From Ahmed Kaigama, Bauchi
The strike embarked upon by the Academic Staff Union of Polytechnic (ASUP) Nationwide has damping economic and social activities in communities around the Federal Polytechnic Bauchi,
Our correspondent who visited the polytechnic campus, the environment was overgrown with grasses with palpable threats from reptiles and other dangerous animals.
So also lecture halls have begun to wear cracks due to lack of activities while streets were unkempt.
The strike had already paralysing the economy of the communities around the polytechnic area especially the small scale entrepreneurs.
As a great number of the members of such communities engage in petty trading within and around the campuses to sustain their livelihood
Travelling that with the establishment of Federal Polytechnic in Bauchi, landlords began a boom in property business within and around communities such as Gwalameji, Rafin Zurfi and Yelwa as a lot of the University and polytechnic students prefer to stay in rented apartment off campus.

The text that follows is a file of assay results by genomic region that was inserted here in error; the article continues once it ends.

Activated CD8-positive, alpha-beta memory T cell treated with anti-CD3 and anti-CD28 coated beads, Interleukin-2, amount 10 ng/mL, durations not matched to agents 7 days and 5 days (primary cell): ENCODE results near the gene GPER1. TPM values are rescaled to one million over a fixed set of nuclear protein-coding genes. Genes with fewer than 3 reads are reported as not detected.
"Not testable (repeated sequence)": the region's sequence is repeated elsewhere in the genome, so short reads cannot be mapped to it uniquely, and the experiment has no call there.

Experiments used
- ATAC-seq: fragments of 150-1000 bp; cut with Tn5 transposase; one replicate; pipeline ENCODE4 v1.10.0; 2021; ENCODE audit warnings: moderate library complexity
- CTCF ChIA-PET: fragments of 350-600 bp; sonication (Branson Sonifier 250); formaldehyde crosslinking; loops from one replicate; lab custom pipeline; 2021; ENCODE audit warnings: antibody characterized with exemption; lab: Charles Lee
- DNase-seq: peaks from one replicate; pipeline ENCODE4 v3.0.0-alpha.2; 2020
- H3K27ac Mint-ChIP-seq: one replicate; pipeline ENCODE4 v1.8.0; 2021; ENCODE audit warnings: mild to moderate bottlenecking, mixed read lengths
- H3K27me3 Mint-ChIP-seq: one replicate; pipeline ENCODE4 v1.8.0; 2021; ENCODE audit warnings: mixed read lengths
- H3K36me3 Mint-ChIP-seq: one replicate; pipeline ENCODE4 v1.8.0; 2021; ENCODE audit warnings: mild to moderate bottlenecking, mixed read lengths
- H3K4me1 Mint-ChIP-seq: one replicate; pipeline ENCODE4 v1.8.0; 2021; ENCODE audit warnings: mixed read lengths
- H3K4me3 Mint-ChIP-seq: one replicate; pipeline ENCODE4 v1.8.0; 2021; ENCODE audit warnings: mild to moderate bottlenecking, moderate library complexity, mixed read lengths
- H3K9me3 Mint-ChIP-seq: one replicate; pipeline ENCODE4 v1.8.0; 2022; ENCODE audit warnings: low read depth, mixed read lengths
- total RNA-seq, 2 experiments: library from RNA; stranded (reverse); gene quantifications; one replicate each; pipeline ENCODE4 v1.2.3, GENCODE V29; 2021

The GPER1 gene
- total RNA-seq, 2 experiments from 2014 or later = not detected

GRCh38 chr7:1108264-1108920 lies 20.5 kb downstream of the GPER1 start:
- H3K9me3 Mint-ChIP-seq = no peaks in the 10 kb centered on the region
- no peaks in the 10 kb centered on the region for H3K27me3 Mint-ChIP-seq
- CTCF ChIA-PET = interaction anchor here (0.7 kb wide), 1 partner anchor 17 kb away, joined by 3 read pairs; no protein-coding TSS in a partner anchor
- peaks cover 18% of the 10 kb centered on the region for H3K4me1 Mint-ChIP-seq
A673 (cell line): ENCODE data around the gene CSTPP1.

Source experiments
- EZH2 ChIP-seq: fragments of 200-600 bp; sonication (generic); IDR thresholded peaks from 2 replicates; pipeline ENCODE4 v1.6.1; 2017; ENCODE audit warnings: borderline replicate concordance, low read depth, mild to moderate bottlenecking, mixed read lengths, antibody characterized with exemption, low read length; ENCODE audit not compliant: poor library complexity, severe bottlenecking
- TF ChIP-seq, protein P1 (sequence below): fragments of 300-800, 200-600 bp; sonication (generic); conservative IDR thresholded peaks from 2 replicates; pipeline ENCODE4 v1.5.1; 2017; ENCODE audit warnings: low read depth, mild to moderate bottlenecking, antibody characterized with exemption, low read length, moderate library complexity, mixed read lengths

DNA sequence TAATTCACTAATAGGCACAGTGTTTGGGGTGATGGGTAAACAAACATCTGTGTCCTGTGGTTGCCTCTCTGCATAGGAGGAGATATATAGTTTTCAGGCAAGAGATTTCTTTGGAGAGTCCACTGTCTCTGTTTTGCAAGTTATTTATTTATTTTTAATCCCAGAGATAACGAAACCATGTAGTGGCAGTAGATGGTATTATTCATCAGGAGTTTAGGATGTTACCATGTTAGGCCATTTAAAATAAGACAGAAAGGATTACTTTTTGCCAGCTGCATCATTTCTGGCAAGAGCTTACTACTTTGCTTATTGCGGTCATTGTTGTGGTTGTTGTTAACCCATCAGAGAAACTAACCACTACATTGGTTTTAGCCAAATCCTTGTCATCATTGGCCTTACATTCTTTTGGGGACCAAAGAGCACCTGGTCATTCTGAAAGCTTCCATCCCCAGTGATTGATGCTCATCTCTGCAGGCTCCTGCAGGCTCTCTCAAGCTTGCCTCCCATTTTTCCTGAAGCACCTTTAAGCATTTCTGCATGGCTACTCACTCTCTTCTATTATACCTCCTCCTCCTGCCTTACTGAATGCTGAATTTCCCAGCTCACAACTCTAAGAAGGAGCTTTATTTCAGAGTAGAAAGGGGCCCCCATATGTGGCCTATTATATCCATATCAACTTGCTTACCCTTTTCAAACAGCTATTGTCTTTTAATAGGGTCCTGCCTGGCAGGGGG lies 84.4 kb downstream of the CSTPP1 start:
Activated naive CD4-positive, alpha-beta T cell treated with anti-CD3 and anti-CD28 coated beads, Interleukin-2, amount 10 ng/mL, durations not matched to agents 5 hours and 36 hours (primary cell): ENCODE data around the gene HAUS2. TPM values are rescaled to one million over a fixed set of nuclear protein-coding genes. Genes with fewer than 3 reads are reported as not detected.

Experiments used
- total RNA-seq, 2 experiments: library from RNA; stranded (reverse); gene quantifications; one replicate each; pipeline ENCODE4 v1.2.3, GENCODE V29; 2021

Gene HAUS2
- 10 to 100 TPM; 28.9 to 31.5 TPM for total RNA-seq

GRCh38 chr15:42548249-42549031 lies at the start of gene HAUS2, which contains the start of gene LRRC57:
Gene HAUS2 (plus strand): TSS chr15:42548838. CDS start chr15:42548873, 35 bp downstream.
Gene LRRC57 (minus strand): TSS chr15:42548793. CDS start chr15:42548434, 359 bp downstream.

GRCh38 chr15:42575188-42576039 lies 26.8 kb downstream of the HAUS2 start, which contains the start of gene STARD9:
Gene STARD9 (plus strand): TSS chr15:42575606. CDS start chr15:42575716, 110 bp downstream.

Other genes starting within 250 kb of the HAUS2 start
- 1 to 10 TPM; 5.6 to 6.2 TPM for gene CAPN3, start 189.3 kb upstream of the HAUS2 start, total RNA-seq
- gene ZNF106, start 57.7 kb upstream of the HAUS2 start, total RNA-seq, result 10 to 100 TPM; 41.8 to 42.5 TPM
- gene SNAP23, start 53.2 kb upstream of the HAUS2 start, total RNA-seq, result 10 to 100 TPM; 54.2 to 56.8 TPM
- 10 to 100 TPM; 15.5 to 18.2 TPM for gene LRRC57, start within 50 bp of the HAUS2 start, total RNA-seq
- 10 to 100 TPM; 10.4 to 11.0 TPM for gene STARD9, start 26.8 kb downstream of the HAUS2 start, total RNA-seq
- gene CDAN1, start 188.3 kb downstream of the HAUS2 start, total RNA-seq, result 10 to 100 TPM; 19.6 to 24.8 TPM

This development is occasioned by the building of room and parlour homes popularly known as “self -contain” and students hostels built by indigenes and civil servants.
Alhaji Faruk Dahiru , owner of a 20-flats of one room apartments occupied by students, said an apartment in his property goes for between N50,000 to N100,000.
He said business is at its peak when students return for new sessions adding that with the recent strike, life has not been easy for some of his tenants’ rent had expired in February and he cannot rent the apartments out as the tenant’s properties are still in the rooms.
“Through the students, landlords generate a lot of income in order to invest for the future. Some of our children who are coming from poor homes and want to be educated, are engaged by the University and polytechnic students to render them services ranging from car wash, laundry, housekeeping etc”
“It is from such menial works they do that some of them sponsor their education. If the strike continues, it can affect the future of our children who now sit at home or gather at joints to discuss issues that may not add value to their lives because they are idle”.
The worst hits are food vendors whose customers are mostly students. A middle aged woman, who simply identified herself as Madam Veronica and runs a restaurant outside the polytechnic, said she and her family chose to live in Rafin Zurfi because of the business she runs outside the polytechnic.